Reports of hydro customers in southern Ontario being inaccurately charged made headlines last week, but the CEO of the Fort Frances Power Corp. said any such problems with the system will be worked out prior to local customers switching to “time of use” rates next summer.
The Toronto Star reported last week that hydro bills from five utilities don’t meet federal requirements, the utilities have been inaccurately charging at least 150,000 people for electricity, and the problem must be fixed before Jan. 1, 2012.
FFPC CEO Joerg Ruppenstein said Ontario utilities have formed a working group to work with the province to work on the billing problem, and hopefully the kinks will be worked out prior to the FFPC going to “time of use” rates next June.
“Measurement Canada has stepped into the smart meter initiative in Ontario and has identified several measurement concerns around people that are billed, and the key is, on ‘time of use’ rates,” he noted.
“The current billing structure in place that some utilities are billing on, these pilot utilities in southern Ontario . . . does not satisfy Measurement Canada’s requirements.
“So they’ve assembled a working group with representatives from the meter suppliers, with representatives from Measurement Canada Independent Electricity System Operators [IESO], with representatives from the [Ontario Energy Board], and all interested stakeholders, and they’re trying to ensure that Measurement Canada’s billing requirements are met,” Ruppenstein stressed.
He said Measurement Canada is requiring that “register reads” be presented to customers on their bill.
With “time of use” billing, electricity bills must indicate a “register read” (how much power has been consumed between the first day of the month and the last day of the month), as well as hourly readings which add up to the total register read for the month.
But in the instances reported in southern Ontario, the hydro customers apparently were not presented with “register reads” on their bills, which led to inaccurate charges, and that’s something Measurement Canada, which is a higher authority than the Ontario Energy Board (OEB), has a concern with.
Ruppenstein said the OEB has come out with mandatory “time of use” dates by utility, and that all of the Northwestern Ontario utilities are required to transition to “time of use” rates by June 1, 2011.
But he added that date is based on the assumption that all of Measurement Canada’s issues are sorted out by then, and the Meter Data Management/Repository (MDMR) system is ready to allow the FFPC to switch to “time of use” rates.
MDMR is the entity where all utilities will be sending their meter data on a daily basis once “time of use” rates are in effect.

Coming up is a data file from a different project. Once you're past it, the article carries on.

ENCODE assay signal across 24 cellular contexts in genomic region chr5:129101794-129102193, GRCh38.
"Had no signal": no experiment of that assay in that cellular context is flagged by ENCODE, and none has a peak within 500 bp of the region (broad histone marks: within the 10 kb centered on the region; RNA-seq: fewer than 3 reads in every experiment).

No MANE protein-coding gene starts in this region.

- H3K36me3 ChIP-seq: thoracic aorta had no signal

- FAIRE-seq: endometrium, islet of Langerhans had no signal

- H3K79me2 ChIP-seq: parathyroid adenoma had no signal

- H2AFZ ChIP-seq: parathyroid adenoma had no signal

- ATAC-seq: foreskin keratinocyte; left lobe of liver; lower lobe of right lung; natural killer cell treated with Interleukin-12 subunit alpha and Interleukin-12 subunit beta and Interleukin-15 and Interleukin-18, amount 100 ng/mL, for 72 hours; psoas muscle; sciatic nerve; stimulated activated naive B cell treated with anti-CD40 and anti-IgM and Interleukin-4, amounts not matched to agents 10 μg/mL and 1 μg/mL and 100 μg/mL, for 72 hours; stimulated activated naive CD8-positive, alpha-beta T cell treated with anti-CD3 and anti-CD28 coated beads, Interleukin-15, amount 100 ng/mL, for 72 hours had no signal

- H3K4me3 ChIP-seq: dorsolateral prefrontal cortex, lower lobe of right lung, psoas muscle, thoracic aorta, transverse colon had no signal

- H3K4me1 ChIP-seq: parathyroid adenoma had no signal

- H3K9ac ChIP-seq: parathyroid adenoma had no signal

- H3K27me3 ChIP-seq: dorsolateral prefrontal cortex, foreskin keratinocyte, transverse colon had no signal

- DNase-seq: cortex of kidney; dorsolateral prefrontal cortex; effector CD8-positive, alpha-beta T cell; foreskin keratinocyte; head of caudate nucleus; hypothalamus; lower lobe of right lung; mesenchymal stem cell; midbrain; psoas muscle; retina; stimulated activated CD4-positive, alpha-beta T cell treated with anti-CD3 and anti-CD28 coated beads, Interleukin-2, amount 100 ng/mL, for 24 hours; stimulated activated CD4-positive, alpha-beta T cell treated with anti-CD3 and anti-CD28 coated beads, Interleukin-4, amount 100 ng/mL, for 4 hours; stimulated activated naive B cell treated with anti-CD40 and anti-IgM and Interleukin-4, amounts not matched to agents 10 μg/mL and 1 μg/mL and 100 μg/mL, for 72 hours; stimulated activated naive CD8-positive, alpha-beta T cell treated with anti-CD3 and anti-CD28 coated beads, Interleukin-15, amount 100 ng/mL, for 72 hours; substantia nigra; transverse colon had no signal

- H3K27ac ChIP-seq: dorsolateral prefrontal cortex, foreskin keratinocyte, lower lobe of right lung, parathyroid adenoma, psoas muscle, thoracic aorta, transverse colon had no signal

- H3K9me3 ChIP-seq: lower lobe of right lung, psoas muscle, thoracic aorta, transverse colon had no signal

“As we approach that June 1 date, and we have some updates from the Measurement Canada working group to resolve these issues, that will tell us more whether or not that June 1 timeline is realistic,” said Ruppenstein.
“Our standpoint, and the industry standpoint, is that before we transition to ‘time of use’ rates, we’d like to make sure that all of Measurement Canada’s requirements are met because they are a federal agency,” he noted.
Since the problem lies with a billing system software, and not actual equipment (e.g., smart meters), Ruppenstein clarified that any changes that will have to be made will not involve the FFPC having to replace any hardware it already has bought and installed.
“We might have to do a software update, which we can do to allow these requirements to be met, but by no means do we have to go buy new meters to replace the smart meters,” he stressed.
“The issue is by no means that big. The equivalent would be a software fix—like if you run a Windows system and you get a Windows update, same kind of thing.”
Meanwhile, Ruppenstein said the installation of smart meters to FFPC customers is almost complete, noting only 200 of 3,800 still have to be installed at local residences and businesses.
Those installations will resume in another two weeks.
As well, the FFPC made the transition to automatic meter reading at the end of June.
Instead of having someone go around to FFPC customers to get readings, the smart meters record electricity consumption information on an hourly basis and report it—via wireless technology—back to one of six data collectors that are located at strategic places in town (they work similar to cellphone towers).
These, in turn, relay that information back to control computers operated by the FFPC.
“The transition went very well,” noted Ruppenstein. “We’re starting to utilize some of the technology deployed, which is exciting.
“It’s a new chapter.”
Ruppenstein said the next step is connecting the local meter data system to the provincial one (the aforementioned MDMR) and be sure the interface is working properly.
MDMR’s function is ensure all of the billing data is correct, and eventually, it may become the means by which a customer will be able to go through a web portal and check on their meter data.
“It’s something we’ll work on and test early in the new year,” Ruppenstein said.
He explained the transition to the new system will be significant because the data required to execute a bill now is small (i.e., the difference between the current month’s read and the read from the month before) compared to the data required for “time of use” billing (a read for every hour of every day of the month).
“On a technical level, there’s a tremendous amount of data that has to be processed,” Ruppenstein explained.
“That interface definitely has to be working.”